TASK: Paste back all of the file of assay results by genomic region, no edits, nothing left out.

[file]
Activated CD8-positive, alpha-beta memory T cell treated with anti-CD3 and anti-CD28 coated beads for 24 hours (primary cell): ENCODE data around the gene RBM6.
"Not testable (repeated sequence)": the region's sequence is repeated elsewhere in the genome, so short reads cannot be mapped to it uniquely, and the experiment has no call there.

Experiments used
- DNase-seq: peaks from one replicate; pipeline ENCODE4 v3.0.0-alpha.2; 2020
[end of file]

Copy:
Activated CD8-positive, alpha-beta memory T cell treated with anti-CD3 and anti-CD28 coated beads for 24 hours (primary cell): ENCODE data around the gene RBM6.
"Not testable (repeated sequence)": the region's sequence is repeated elsewhere in the genome, so short reads cannot be mapped to it uniquely, and the experiment has no call there.

Experiments used
- DNase-seq: peaks from one replicate; pipeline ENCODE4 v3.0.0-alpha.2; 2020